So, this is is it! The last day of 2009 and indeed the last few hours of a time period that will go down in history as "The Noughties". Yep, it's New Year's Eve, and amongst the celebrations it's the traditional time to reflect on the past as well as take a moment to welcome in the new year that lies ahead.
And as we get prepared to celebrate the dawn of a new decade, I would love you indulge me for a moment as I take a brief trip down memory lane on a topic that's very close to my heart and allow me to elaborate on why I am so passionate about the role that recycling has to our future.
I can't believe how things have changed during the last decade. Ten years ago, I was a regular London commuter, working as a full-time research manager for a digital rights management consultancy at the cutting edge of technology, but with a laptop that sounded like a jet engine. Today, I'm happily ensconced in Suffolk as a housewife and mother of two lovely children, with a more modern laptop that....well...still sounds like a jet engine.
Back then recycling hardly ever crossed my mind. We were living in Hertfordshire and had a small bin where we could put jars, tins and paper. Everything else went into a wheelie bin, which was always full by the end of the week.
However, these days there is hardly a day that goes by when I am not thinking or talking about some recycling issue or other.
It might feel like a cumbersome domestic chore to many, but when you consider its role in our future, it is far more interesting a topic than you might first imagine. It's about maximising resources, managing supply and demand and is reliant on world economics, political will, logistics, legal issues and environmental debate. It's an area that also focuses on behavioural change, with psychology being a key feature in all public communications, leading to some very inspirational marketing campaigns that could knock the socks off PR campaigns of many top consumer brands. And it's something that anybody, no matter what their background can talk about and get involved in.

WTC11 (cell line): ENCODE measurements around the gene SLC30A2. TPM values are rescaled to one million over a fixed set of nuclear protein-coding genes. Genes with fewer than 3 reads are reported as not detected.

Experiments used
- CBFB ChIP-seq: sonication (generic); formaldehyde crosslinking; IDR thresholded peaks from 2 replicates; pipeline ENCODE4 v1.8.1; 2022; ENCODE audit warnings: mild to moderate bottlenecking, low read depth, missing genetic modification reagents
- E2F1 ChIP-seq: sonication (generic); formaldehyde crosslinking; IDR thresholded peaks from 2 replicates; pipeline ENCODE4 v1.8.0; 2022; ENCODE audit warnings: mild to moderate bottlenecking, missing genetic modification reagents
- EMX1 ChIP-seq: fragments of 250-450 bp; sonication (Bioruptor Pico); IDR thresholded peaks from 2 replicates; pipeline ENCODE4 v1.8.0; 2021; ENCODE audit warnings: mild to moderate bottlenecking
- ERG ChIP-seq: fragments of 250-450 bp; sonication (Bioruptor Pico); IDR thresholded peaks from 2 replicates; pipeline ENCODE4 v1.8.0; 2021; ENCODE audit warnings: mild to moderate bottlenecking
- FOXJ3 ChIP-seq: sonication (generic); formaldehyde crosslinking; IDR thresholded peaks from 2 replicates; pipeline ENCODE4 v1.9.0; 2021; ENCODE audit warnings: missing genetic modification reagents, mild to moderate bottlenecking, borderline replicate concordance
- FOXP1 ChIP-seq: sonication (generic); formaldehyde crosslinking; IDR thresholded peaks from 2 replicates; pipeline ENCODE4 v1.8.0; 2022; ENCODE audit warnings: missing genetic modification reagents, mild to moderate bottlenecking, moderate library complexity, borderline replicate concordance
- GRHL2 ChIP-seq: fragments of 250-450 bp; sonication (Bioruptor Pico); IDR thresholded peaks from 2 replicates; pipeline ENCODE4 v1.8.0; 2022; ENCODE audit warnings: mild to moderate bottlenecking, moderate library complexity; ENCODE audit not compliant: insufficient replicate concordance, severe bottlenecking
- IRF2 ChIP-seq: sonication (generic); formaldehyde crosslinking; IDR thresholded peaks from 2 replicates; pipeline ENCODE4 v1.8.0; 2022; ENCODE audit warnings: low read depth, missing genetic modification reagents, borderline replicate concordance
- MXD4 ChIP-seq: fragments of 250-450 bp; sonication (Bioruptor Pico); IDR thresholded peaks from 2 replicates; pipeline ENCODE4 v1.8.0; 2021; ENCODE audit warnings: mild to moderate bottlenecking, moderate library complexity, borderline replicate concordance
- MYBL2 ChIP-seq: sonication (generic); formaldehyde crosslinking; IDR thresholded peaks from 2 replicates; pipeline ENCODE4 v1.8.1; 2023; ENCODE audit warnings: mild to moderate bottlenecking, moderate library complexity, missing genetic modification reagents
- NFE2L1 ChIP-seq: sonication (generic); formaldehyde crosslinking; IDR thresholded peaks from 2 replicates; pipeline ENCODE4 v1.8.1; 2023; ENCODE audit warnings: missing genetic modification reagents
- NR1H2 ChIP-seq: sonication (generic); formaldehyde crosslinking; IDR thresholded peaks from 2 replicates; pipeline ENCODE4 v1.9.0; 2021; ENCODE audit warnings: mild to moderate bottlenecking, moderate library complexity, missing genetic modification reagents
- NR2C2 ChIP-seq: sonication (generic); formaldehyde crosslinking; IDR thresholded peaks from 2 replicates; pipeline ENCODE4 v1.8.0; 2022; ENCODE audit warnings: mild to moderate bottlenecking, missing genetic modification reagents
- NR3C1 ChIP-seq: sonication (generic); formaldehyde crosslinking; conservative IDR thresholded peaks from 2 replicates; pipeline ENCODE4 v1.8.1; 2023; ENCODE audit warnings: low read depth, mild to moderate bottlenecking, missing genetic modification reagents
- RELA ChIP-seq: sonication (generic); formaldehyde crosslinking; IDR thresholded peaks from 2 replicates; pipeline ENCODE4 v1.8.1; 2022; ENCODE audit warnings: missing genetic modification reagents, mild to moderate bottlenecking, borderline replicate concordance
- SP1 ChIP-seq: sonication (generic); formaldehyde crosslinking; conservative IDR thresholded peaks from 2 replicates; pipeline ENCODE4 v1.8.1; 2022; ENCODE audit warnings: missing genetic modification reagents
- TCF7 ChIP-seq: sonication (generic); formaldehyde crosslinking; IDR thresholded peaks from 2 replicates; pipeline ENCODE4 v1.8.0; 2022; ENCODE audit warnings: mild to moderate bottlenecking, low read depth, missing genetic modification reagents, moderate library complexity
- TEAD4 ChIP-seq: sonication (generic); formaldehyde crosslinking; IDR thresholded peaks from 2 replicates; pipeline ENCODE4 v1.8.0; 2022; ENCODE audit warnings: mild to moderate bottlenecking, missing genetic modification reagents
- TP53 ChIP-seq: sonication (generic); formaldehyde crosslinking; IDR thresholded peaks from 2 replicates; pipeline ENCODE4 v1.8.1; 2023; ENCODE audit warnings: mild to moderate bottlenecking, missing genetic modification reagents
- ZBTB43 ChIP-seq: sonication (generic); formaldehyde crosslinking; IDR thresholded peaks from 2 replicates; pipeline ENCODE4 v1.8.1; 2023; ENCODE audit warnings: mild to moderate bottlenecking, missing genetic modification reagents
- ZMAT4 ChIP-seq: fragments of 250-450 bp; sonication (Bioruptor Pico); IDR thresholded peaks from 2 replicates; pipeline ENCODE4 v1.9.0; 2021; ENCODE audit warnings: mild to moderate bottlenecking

So you see, it's not just a chore, it has so many interesting facets guests at a dinner party could find themselves debating all night!
But being a girl with a fascination for technology, it's the sexy innovative side of recycling that really catches my attention as well as the environmental benefits.
It's like a new industrial revolution and I just love all the gossip about developments that I would never have thought possible.
For instance, take the news about a company in the US that is using infrared technology and carefully controlled temperatures settings, to convert hard plastic into a product that can be sold as fuel. This surely has to be a fascinating development that would have made the headlines of Tomorrow's World if it were still broadcast today. If you're interested, you can find more details of the story at the New York Times.
Then there was the day I discovered a dishwasher-proof chopping board that was made from 100% recycled cardboard. Hard to believe I know, but check out the Ecocentric site for evidence that I'm not going completely bonkers.
With such a thirst for inspirational developments, you can imagine the excitement whenever I stumble across any technological gadget that's made from something so ordinary as the humble plastic bottle, like the Motorola W223 Renew that was launched earlier this year.
As well as preserving depleting stocks of virgin resources, these innovations are gradually increasing demand for post-consumer waste, otherwise known as recycling to you and me. Most importantly, these developments are helping to create a closed loop for materials that would otherwise be lost in landfill, polluting the landscape and adding to our financial burden with increased landfill taxes.
So as we raise a glass to the last twelve months and the end of the Noughties, I'd also like to celebrate all the developments that have taken place in the world of recycling and recognise the achievements of all those who have made a difference to the exciting landscape that lies ahead.
And I'd love you to join me in making a new year's resolution to increase your participation somehow, because without your continued involvement these innovations could all go belly-up, not to mention the bit about the environment!
I know most people who visit this site are already doing what they can within the scope of local facilities, but it's always worth another mention with new year's resolutions on the horizon, especially if there are new passers-by.
So here are a few reminders about what you can do when tonight's celebrations are over...